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How to watch the Perseids – the best meteor shower of the year

The last few months have delivered several spectacular celestial phenomena, including the rare “super flower blood moon” lunar eclipse, “ring of fire” solar eclipse and a beautiful super strawberry moon. But now the best meteor shower of the year, Perseids, arrived, promising to bring spectacular shooting stars into the summer sky.

Astrophotographers will want to ensure that their telescopes and cameras are ready for this epic cosmic event, which delivers incredible photos every year.

What are the Perseids?

The Perseids are active every year from around July 14 to August 24, according to NASA. The meteor shower peaks in mid-August, peaking this year on August 11, 12 and 13.

Under ideal conditions, sky watchers can expect to see up to 100 meteors per hour – a much higher amount than most other downpours. NASA considers this the best shower of the year, and it’s always a crowd pleaser.

Meteors are very fast and bright, regularly leaving long tails of light and color behind them as they cross the sky at around 37 miles per second. They are also known for their fireballs, large explosions of light and bright colors that last longer than an average meteor streak.

The Perseid meteors, which are remnants of comet particles and broken asteroid fragments, appear to radiate from the constellation Perseus, earning the shower its name. The constellation is not the actual source of the meteors, so viewers do not need to determine its exact location to spot shooting stars.

How to watch the Perseids – the best meteor shower of the year
The 2018 Perseid meteor shower with the Milky Way, taken in Garmisch-Partenkirchen in the Alps.

Getty Images

The comet responsible for the Perseids is called 109P / Swift-Tuttle, discovered in 1862 by Lewis Swift and Horace Tuttle. It orbits the sun once every 133 years, last passing through the inner solar system in 1992.

The comet’s nucleus is 16 miles in diameter, almost double the size of the object that scientists say wiped out the dinosaurs, NASA said.

When and where to watch the Perseids

The Perseids occur on hot summer nights, making them easily visible to all around the world, especially in the northern hemisphere. The meteors will be visible from mid to late evening, starting at 9 p.m., and will continue to improve before dawn, after 2 a.m.

Earlier in the night, sky watchers had the opportunity to spot a rare land grazer, a long, slow and colorful meteor moving on the horizon. In the southern hemisphere, meteors will start to appear around midnight.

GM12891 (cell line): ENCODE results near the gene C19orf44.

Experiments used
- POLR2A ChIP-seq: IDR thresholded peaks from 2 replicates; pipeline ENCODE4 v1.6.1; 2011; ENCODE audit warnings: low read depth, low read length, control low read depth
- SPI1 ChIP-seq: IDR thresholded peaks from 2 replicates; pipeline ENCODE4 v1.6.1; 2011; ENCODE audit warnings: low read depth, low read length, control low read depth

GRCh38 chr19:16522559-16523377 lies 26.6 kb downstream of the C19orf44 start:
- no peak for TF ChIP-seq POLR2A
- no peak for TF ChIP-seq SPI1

“If those hours seem intimidating, don’t worry! You can go out after dark, around 9pm local time, and see a few Perseids,” NASA said. “Just know that you won’t see as many of them as if you were out early in the morning.”

How to watch the Perseids – the best meteor shower of the year
The Perseid meteor shower over the Saskatchewan Summer Star Party on August 10, 2018, with a bonus aurora.

VW Group Pics / Universal Images via Getty Images

Weather permitting, NASA recommends finding a location with a clear view of a large part of the sky. On peak mornings this year, moonlight will not interfere with the show, with the moon only in its crescent phase and 13% full, ensuring the sky remains dark enough to spot shooting stars.

Lie on your back and gaze up into the air, giving your eyes several minutes to adjust before admiring as much of the sky as possible for at least an hour. You won’t need any special equipment or knowledge of the constellations to see the show.

Peak showering isn’t your last chance to spot meteors – they can still be clearly seen for about 10 days afterward. Additionally, the Southern Delta Aquariid and Alpha Capricornid meteor showers are still active until mid-August, adding to the dazzling light show.

If you are unable to watch the Perseids, live broadcasts are available. NASA typically broadcasts the event live on its Meteor Watch Facebook page, and the Virtual Telescope Project has a live broadcast on August 11.

After the Perseids, the next meteor shower will not occur until October, when the Orionids light up the sky.


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